How we think, what we spend our time thinking about, and the way we view and understand the world is important. If we fail to develop accurate beliefs in the world then we will make decisions based on causal structures that do not exist. Our actions, thoughts, and behaviors will inhibit knowledge for ourselves and others, and our species will be worse off because of it.
This idea is at the heart of Quassim Cassam’s book Vices of the Mind. Throughout our human history we have held many beliefs that cannot plausibly be true, or which we came to learn were incorrect over time. Cassam would argue (alongside others such as Steven Pinker, Yuval Noah Harari, and Joseph Henrich) that adopting more accurate and correct beliefs and promoting knowledge would help us systematically make better decisions to improve the life of our fellow humans. Learning where we were wrong and using science, technology, and information to improve our decision-making has helped our world become less violent, given us more opportunity, provided better nutrition, and allowed us to be more cooperative on a global level.
This is why Cassam addresses paranormal beliefs, superstitions, and conspiratorial thinking in his book. While examining conspiracy theories in depth, he writes, “studies have also found that belief in conspiracy theories is associated with superstitious and paranormal beliefs, and it has been suggested that these beliefs are associated because they are underpinned by similar thinking styles“ [italicized text is cited with Swami et al. 2011]. Cassam argues that conspiracy theories are different from the other two modes of thinking because they can sometimes be accurate in their descriptions of the world. Sometimes a politician truly is running a corruption scheme, sometimes a group of companies are conspiring to keep prices high, and sometimes a criminal organization is hiding nefarious activities in plain sight. Conspiratorial thinking in some instances can reveal real causal connections in the world.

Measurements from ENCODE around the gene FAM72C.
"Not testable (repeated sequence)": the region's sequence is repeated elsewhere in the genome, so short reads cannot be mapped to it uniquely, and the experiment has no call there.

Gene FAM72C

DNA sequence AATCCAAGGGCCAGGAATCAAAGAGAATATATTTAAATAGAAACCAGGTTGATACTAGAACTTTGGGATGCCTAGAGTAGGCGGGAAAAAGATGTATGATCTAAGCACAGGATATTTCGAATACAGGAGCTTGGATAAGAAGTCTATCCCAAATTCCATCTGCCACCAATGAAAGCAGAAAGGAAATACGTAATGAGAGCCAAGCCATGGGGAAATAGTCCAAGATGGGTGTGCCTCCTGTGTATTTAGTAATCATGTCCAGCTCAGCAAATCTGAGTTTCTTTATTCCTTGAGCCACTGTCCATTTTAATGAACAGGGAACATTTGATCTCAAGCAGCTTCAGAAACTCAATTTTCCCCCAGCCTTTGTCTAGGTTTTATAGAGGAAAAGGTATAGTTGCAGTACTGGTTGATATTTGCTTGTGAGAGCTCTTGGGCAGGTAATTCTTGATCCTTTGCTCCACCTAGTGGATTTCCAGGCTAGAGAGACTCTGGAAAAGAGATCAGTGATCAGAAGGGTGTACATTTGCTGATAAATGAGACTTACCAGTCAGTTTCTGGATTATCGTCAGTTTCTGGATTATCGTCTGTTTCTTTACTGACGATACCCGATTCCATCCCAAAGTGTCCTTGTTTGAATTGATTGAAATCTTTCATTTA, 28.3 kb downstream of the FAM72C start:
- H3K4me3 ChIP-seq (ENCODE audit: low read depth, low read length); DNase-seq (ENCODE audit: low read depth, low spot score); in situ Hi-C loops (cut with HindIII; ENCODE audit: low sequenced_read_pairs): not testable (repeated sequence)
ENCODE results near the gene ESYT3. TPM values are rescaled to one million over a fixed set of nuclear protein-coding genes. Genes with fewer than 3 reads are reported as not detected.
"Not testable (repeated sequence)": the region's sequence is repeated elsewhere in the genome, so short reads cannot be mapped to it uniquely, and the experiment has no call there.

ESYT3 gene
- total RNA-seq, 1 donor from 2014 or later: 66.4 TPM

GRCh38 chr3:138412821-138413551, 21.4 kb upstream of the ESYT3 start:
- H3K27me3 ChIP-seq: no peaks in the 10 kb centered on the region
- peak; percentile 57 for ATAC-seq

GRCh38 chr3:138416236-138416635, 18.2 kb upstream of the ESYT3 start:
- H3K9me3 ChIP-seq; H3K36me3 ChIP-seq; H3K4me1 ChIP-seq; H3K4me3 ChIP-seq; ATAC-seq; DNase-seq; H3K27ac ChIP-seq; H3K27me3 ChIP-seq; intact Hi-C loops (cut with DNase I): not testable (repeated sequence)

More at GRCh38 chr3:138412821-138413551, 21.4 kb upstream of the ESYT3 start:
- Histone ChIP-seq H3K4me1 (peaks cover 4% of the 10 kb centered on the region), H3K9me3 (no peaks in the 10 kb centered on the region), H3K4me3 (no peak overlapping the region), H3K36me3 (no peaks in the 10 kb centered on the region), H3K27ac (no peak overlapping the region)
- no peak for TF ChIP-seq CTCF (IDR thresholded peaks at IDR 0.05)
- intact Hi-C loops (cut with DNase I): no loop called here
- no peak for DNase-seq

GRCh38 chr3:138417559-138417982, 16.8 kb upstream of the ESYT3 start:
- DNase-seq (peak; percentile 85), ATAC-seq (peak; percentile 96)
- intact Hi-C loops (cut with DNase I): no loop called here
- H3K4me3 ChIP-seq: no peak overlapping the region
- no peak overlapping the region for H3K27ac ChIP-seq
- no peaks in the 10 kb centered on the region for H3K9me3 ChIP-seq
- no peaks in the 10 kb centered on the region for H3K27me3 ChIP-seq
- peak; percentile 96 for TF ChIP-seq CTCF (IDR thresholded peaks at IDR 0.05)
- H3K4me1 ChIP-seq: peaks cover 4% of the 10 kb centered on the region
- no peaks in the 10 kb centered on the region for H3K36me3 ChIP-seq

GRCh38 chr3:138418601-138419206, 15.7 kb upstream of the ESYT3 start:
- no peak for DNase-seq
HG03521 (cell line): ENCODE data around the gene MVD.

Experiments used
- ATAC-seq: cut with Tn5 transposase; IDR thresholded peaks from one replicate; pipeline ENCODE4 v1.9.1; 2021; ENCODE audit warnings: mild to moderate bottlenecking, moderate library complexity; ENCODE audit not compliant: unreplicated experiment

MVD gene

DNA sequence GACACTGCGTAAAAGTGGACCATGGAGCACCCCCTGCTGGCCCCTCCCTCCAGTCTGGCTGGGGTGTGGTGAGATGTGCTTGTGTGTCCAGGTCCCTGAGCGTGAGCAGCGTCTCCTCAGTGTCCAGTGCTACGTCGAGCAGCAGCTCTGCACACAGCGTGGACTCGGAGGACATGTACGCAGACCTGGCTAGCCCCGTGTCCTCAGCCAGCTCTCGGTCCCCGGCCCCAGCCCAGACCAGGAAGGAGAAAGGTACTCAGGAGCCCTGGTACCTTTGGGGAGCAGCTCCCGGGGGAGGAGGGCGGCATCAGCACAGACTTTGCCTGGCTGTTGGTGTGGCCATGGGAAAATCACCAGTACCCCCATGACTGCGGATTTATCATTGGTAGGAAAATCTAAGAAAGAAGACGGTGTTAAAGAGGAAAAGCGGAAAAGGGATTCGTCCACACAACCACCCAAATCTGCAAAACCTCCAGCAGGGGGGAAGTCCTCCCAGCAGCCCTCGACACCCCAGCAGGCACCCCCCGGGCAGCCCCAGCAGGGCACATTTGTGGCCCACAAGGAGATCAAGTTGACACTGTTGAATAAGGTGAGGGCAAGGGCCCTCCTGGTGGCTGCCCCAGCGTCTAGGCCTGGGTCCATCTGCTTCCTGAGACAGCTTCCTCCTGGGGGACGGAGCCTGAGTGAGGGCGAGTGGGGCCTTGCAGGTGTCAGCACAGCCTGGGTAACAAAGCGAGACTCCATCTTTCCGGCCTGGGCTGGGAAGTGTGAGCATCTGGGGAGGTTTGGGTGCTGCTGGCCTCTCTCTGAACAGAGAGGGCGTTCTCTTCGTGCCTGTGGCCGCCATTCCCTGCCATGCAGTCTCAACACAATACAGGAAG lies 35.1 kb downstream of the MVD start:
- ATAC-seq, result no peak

However, conspiratorial thinking is often bizarre and implausible. When our conspiratorial thinking pushes us off the deep edge, then it does share important characteristics with superstitious and paranormal thinking. All three can be described by positing causal connections that cannot possibly exist between phenomena happening or imagined in the real world. They create explanations that are inaccurate and prevent us from identifying real information about the world. Superstitions posit causal connections between random and unconnected events and paranormal thinking posits causal connections between non-existent entities and real world events. Conspiratorial thinking seems to fall in line with both ways of thinking when it is not describing reality.
Over the last few years we have seen how conspiratorial thinking can be vicious, how it can inhibit knowledge, and how it can have real life and death consequences when it goes wrong. Superstitious thinking doesn’t generally seem to have as severe of consequences, but it still prevents us from making the best possible decisions and still drives us to adopt incorrect worldviews, sometimes entrenching unfair biases and prejudices. Paranormal thinking has been a foundation of many world religions and fables used to teach lessons and encourage particular forms of behavior. However, if it does not describe the world in a real way, then the value of paranormal thinking is minimized, and we should seriously consider the harms that can come from paranormal thinking, such as anxiety, suicide, or hours of lost sleep. These ideas are important to consider because we need to make the best possible decisions based on the most accurate information possible if we want to continue to advance human societies, to live sustainably, and to continue to foster cooperation and community between all humans on a global scale. Thinking accurately takes practice, so pushing against unwarranted conspiracy theories, superstitions, and paranormal beliefs helps us build our epistemic muscles to improve thinking overall.